Friday, December 31, 2010

An Early April

After a cold and snowy start to winter, April has made an early appearance in the American Midwest. Strong southerly winds, ahead of the next winter storm, have pumped mild, humid air into the Heartland, priming the region for thunderstorms, which rumbled through Missouri overnight and into this morning.

This brief spring interlude, sporting afternoon highs near 60F and morning lows near 50F, is already beginning to fade; blue skies to the northwest, so inviting from a distance, warn of cold air behind the front. As the storm moves off to the east, northerly winds will push this air into Central Missouri and winter will reclaim the State.

These weather oscillations usually settle down in January as the jet stream assumes a steady, more southern track, keeping us on the cold side of that atmospheric boundary. But the word "usually" is a relative term and North American weather patterns are notoriously fickle. We have reason to hope that April makes several more visits before it finally moves in next spring.

Wednesday, December 29, 2010

Winter & the Elderly

In nature, winter is the culling season. Wild creatures that are old, sick, injured or malnourished often succumb to the harsh conditions; hypothermia, starvation and predation all take a toll. Early man also faced these threats as he emigrated from his tropical home to northern latitudes.

Most older humans will admit that their tolerance to cold weather has decreased with their advancing age and there are physiologic reasons for this perception. As we age our metabolic rate falls, our activity decreases, our calorie intake is reduced and our body fat begins to diminish; all of these factors make it more difficult to retain and generate heat. Furthermore, older persons often have chronic conditions that lead to impaired mobility and balance, making them more prone to falls and injury; the presence of snow and ice only exacerbates this risk. Finally, all of us are more likely to be infected with viruses during the colder months as our indoor lifestyle increases contact with other humans; many of these infections, including influenza, are more severe in the elderly and are more likely to be complicated by pneumonia, sepsis and other potentially fatal conditions.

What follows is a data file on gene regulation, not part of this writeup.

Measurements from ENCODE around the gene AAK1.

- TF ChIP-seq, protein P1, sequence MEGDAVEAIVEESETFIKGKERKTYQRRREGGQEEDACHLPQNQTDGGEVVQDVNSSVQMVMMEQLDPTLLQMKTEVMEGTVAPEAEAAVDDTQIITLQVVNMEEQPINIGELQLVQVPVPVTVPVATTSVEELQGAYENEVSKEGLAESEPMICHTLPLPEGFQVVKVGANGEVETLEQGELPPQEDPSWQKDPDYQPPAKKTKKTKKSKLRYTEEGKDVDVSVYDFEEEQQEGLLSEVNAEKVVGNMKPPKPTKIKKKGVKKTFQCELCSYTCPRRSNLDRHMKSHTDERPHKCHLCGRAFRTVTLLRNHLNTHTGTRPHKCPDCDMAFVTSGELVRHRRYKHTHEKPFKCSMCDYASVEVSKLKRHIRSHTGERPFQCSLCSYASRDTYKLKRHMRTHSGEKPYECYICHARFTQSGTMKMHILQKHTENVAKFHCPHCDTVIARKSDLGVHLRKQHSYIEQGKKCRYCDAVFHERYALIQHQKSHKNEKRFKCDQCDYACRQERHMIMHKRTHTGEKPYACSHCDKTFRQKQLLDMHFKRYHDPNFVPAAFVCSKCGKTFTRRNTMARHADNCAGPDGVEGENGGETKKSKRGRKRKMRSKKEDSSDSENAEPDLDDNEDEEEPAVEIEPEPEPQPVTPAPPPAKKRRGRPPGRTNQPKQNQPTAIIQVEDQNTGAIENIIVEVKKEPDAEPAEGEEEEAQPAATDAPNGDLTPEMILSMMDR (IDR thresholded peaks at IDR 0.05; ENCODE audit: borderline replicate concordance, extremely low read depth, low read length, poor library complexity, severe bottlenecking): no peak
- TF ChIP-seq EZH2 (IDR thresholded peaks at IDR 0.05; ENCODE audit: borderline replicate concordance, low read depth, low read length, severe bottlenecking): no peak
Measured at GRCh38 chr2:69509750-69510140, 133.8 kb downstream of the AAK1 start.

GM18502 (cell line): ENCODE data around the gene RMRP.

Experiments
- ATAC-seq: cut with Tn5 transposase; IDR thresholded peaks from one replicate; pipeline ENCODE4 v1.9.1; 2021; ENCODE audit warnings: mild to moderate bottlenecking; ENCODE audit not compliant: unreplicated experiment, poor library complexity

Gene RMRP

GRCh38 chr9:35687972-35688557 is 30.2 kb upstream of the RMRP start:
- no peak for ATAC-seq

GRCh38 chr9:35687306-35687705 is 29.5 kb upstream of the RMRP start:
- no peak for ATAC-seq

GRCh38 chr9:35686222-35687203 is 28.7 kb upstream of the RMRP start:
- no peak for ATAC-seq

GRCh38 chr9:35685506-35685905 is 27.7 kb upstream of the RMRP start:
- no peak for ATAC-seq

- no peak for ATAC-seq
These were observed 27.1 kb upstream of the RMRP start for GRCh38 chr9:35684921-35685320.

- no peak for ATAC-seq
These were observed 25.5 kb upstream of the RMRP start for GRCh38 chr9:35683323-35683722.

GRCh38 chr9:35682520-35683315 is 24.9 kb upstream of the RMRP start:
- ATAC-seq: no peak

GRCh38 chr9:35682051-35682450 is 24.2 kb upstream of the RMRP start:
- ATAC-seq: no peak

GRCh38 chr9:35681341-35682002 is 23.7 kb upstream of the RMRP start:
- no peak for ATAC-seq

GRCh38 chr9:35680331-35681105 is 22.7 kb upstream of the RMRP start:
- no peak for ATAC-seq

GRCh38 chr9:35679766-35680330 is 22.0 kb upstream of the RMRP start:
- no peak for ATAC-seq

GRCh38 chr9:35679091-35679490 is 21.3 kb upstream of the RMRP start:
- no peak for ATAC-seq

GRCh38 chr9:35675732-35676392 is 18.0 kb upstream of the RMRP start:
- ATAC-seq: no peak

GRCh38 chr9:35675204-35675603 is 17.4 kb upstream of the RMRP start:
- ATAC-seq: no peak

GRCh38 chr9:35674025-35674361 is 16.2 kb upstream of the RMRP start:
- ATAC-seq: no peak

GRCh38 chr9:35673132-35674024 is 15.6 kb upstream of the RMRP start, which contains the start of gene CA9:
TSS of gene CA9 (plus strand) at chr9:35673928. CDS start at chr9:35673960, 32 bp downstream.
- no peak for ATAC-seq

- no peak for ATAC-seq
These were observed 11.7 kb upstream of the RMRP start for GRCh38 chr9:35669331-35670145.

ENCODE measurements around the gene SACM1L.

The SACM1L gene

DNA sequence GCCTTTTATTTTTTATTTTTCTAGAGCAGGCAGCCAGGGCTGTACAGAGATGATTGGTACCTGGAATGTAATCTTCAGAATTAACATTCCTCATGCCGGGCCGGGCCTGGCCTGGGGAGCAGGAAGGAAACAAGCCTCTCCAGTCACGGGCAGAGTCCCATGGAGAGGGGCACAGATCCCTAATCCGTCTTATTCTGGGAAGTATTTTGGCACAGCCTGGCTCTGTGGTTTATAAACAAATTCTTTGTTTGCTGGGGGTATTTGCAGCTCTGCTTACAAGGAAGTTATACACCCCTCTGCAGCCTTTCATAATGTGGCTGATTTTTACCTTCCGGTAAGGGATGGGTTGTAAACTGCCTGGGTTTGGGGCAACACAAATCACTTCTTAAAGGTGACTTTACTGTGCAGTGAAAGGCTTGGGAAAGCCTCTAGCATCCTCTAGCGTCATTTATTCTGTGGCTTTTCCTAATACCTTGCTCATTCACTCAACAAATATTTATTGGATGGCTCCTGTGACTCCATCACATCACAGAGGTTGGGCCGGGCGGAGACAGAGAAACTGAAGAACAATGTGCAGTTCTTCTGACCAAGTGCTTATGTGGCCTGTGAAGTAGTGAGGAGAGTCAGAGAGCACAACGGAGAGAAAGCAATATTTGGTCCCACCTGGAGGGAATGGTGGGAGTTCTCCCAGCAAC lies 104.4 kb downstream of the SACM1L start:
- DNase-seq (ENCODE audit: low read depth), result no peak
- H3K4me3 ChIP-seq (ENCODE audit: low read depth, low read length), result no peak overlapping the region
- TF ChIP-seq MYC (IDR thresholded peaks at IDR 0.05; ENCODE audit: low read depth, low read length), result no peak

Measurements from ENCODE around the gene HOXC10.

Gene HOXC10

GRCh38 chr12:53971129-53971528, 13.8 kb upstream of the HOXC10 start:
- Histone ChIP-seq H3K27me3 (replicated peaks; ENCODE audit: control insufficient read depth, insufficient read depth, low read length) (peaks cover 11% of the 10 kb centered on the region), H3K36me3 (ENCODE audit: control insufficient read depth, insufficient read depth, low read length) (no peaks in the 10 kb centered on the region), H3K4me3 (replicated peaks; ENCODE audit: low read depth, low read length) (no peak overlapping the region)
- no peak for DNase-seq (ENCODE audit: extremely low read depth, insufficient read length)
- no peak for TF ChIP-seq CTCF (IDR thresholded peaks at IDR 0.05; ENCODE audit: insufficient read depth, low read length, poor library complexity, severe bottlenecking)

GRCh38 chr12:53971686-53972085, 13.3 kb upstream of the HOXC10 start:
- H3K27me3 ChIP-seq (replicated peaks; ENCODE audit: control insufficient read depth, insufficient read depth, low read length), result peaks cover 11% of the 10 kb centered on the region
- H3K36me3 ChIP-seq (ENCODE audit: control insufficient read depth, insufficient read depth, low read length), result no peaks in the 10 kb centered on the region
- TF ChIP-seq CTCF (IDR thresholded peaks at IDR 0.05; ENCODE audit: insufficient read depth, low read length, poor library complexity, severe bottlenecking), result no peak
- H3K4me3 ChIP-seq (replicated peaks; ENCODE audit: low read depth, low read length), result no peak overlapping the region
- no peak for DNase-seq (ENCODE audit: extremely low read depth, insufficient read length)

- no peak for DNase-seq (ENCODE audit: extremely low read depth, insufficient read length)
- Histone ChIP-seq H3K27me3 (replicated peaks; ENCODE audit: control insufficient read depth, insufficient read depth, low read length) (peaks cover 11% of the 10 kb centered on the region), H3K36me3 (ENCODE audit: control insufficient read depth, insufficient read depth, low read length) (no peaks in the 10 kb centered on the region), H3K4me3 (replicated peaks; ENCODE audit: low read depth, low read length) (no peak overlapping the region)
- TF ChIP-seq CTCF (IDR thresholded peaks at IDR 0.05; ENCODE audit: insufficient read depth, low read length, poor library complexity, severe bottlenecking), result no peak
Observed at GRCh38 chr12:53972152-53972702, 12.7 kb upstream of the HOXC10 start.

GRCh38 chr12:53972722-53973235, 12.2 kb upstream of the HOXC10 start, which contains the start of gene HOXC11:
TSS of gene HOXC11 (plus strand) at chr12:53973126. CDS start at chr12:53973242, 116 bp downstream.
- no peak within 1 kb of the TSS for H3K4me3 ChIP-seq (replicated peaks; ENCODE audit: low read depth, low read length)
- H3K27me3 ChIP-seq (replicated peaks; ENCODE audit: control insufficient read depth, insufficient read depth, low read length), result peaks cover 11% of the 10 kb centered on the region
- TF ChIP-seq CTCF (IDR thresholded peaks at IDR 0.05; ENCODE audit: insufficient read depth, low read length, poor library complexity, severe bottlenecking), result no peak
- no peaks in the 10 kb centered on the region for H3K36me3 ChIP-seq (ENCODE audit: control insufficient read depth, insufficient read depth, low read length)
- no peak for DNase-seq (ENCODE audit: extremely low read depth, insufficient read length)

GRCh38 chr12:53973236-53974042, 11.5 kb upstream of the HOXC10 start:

Sensing all of these factors, older persons with financial resources tend to migrate to warmer climes for the winter months. While longevity is more related to genetics and healthy lifestyle choices, they know that they will be more comfortable in the warm environment. At some deeper level, we may also be experiencing the urge to return to our native ecosystem; we are, after all, a tropical species.

Tuesday, December 28, 2010

Unnoticed Visitors

Novice birders, focusing on common, local, avian residents, often overlook migrants and seasonal visitors that resemble those birds. One such visitor is the purple finch, a fairly common winter resident in California and across the eastern half of the U.S. Since they are similar in appearance to the abundant house finches, their presence may not be appreciated.

A bit larger, stockier and possessing a heavier bill, purple finches are also recognized by distinct plumage characteristics and a notched tail. The males have a rasberry wash over their head, breast and rump, which mixes with brown on their back and is diffused with white on their chest and abdomen; in contrast, the male house finch has an uneven, orange-red coloration, primarily on the head and upper chest. Female purple finches, like female house finches, are streaked with white and brown but have a prominant white facial stripe, just above each eye.